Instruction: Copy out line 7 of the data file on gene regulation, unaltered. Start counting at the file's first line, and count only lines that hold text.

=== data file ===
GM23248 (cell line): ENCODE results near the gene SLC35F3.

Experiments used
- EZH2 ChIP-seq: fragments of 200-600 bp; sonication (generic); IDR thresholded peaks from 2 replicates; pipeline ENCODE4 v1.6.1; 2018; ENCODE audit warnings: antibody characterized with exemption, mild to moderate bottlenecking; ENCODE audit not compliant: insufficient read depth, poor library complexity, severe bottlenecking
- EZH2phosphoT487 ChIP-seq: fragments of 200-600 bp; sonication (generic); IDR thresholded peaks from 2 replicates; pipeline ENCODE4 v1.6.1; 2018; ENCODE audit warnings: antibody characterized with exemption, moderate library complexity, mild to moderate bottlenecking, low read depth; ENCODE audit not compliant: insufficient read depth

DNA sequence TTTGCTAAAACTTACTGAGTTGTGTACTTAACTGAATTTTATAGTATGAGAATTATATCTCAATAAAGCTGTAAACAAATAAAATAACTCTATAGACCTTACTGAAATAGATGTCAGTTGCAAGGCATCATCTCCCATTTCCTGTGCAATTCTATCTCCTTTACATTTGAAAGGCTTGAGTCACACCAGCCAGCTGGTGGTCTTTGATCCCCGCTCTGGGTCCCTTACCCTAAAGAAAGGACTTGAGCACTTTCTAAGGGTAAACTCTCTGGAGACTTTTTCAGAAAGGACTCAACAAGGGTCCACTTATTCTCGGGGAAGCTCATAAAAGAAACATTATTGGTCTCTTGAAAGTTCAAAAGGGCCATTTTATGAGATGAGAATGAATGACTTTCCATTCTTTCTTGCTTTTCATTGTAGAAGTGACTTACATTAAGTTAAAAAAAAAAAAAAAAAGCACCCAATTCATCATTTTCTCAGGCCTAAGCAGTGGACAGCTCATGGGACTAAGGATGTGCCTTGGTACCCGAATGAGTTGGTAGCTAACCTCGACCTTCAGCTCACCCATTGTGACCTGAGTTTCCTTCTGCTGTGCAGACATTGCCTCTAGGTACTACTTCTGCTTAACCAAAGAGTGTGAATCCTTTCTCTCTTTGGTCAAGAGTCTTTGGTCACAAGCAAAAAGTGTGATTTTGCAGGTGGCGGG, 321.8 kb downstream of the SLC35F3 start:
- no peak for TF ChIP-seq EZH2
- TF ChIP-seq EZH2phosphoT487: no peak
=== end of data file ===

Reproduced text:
- TF ChIP-seq EZH2phosphoT487: no peak